How to solve for phonetic font

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Hello,

I just learned about the Takeluma project (I would recommend reading it, just to know more about it), which is a new way of writing English. I find the premise interesting, and the creator did a project on it. I am thinking of making a font (or typeface, depending on how it goes) that lets one type the Takeluma alphabet. However, the alphabet is a phonetic one, and keyboards do not type phonetically. If I were to create a font, I would need a way to differentiate between the a in bag and the a in bagel. I figured for things like a double e, I could make a ligature, but with stuff that the difference between bag and bagel, it seems a bit more complex.
Does anyone have a solution? (By the way, I have yet to ask Peter for permission/advice on how to do so, but I will do so very shortly, this is just a preliminary problem)

Comments

  • John Hudson
    John Hudson Posts: 3,036
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    Apart from the technical implementation issues you describe—which could be resolved for the time being by mapping the shapes to corresponding IPA characters in Unicode—, I see a couple of problems with the Takeluma project.

    One is theoretical: the maluma/takete shape mapping is an example of something that has also been tested with other non-words and round/sharp images. This indicates that humans generally associate some sounds with roundness and others with sharpness—there are some exceptions noted in other studies—, but that doesn’t tell us that there are ‘hidden meanings’ conveyed in speech sounds, only that there are a couple of broad and not at all hidden correspondences.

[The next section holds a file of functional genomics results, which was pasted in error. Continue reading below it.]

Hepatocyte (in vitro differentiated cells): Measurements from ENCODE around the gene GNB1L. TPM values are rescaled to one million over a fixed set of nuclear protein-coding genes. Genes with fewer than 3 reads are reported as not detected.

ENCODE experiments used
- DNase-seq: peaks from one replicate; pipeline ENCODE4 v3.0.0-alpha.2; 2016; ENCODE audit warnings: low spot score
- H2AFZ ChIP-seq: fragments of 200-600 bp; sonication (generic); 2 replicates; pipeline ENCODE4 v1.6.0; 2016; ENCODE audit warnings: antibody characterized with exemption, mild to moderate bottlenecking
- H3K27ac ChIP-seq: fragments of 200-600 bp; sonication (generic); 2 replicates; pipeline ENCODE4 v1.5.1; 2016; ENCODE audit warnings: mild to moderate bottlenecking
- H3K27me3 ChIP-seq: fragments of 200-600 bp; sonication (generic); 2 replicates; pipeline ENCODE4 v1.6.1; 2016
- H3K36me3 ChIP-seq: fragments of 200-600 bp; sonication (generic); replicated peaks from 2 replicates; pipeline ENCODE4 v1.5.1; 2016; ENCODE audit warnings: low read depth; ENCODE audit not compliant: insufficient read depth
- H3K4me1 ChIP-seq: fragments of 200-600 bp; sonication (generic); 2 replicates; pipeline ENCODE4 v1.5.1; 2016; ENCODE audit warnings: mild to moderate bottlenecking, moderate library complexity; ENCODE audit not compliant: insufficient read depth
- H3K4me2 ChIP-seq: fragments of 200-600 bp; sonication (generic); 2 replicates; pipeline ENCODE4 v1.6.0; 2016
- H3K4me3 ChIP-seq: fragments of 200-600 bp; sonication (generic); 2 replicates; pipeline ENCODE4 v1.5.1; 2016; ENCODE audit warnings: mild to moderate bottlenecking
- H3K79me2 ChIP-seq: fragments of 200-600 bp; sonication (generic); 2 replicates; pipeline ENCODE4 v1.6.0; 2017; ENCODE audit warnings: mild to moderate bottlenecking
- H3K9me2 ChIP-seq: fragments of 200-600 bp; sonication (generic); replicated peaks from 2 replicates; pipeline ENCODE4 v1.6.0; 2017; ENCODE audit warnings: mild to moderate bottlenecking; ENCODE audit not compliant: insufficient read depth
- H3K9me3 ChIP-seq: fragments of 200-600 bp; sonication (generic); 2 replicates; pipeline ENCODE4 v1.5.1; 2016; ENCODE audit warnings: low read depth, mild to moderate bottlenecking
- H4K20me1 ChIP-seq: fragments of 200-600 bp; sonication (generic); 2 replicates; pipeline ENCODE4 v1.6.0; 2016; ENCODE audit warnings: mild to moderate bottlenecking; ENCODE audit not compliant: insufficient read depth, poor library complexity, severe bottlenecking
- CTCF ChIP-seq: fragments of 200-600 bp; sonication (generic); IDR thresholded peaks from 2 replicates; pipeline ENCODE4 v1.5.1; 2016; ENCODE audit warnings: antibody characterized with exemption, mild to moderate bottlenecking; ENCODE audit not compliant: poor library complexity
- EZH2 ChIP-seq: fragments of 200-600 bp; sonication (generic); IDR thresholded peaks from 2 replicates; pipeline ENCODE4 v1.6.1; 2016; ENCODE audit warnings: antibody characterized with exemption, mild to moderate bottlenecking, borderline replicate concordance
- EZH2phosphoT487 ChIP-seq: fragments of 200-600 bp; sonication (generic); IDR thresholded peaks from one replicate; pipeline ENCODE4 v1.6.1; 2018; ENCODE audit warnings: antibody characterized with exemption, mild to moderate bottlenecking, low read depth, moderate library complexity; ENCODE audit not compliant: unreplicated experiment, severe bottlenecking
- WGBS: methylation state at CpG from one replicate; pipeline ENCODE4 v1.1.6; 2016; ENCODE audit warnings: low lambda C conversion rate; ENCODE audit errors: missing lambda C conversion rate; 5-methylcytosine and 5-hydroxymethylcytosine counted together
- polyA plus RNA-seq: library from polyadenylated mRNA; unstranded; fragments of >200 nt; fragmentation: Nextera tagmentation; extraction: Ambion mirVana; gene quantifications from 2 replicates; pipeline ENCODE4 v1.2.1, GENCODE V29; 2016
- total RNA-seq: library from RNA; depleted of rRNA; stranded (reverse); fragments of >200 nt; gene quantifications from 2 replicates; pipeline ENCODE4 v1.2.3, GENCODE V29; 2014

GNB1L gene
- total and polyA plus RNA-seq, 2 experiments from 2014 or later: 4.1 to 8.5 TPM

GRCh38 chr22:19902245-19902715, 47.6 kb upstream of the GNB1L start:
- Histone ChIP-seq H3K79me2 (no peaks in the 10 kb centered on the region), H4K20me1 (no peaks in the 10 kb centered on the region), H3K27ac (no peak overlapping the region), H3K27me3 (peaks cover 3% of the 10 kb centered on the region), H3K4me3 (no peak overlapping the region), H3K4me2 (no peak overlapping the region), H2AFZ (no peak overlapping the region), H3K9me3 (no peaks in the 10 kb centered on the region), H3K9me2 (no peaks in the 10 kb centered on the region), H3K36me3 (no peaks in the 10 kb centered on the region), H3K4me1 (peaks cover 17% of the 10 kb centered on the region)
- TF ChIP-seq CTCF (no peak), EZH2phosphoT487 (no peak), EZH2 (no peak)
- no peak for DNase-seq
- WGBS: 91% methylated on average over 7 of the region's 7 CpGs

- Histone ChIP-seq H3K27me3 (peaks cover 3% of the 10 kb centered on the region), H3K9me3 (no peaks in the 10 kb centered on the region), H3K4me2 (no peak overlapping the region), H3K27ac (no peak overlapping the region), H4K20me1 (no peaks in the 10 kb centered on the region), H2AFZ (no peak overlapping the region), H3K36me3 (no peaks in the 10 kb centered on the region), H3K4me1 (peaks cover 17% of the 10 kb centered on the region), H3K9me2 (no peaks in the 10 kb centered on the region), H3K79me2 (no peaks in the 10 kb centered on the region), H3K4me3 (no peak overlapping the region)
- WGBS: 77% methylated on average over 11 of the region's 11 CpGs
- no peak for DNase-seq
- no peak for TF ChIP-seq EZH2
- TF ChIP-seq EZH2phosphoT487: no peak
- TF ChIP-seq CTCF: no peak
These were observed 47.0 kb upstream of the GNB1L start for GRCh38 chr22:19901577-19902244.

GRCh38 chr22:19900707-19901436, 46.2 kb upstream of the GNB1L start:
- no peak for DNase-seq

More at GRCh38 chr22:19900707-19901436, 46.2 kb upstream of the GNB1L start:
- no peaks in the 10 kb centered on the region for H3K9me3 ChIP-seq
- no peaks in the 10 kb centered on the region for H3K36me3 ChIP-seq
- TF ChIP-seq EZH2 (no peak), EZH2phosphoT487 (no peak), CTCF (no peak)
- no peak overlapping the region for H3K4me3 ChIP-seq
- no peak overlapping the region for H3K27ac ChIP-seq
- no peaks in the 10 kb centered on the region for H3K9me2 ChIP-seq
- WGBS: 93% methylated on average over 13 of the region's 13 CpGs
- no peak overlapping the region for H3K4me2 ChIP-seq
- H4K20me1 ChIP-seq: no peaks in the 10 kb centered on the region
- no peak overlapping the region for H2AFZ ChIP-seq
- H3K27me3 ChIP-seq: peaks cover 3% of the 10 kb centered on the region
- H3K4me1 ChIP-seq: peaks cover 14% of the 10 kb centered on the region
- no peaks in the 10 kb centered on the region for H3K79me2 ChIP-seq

The other is practical: the shapes of the Takeluma script are inadequately differentiated. Many of them are very similar in shape, and would need to be written very slowly and carefully to distinguish them consistently. Even then, they would remain easily confused. This is not a good basis for confident and competent reading.
  • Typofactory
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    I didn’t even think about the fact that all takete/maluma proves is that round and sharp images have associations with words, but maybe nothing else. That is a really good point, and a point I do not have a solution to. The second I think is less of a problem: while some are definetely very similar (s and z, for example), there are tons of examples of that in the Latin alphabet (b, d, p, q, E, F, etc). While I agree with you in sentiment, I think that the point isn’t to create a very good alphabet, but a thought-provoking one.
  • John Hudson
    John Hudson Posts: 3,036
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    there are tons of examples of that in the Latin alphabet (b, d, p, q, E, F, etc
    Flipped or rotated letters per se are not necessarily a problem (the Canadian Aboriginal Syllabics writing system treats rotation as semantically significant feature in itself). The bigger problem I see in the Takeluma set is that the base set of shapes to be flipped and rotated also lack very significant shape differences.

  • You can use something like respelling ( https://en.wikipedia.org/wiki/Pronunciation_respelling ) if you're only covering English. There are other mappings to phonetic transcription like X-SAMPA ( https://en.wikipedia.org/wiki/X-SAMPA ) but you can also make your own and have font features translate them to the right glyphs.

    This reminds me of Alexander Melville Bell’s Visible Alphabet ( https://en.wikipedia.org/wiki/Visible_Speech ), even if completely different, or some stenographic phonetic alphabets.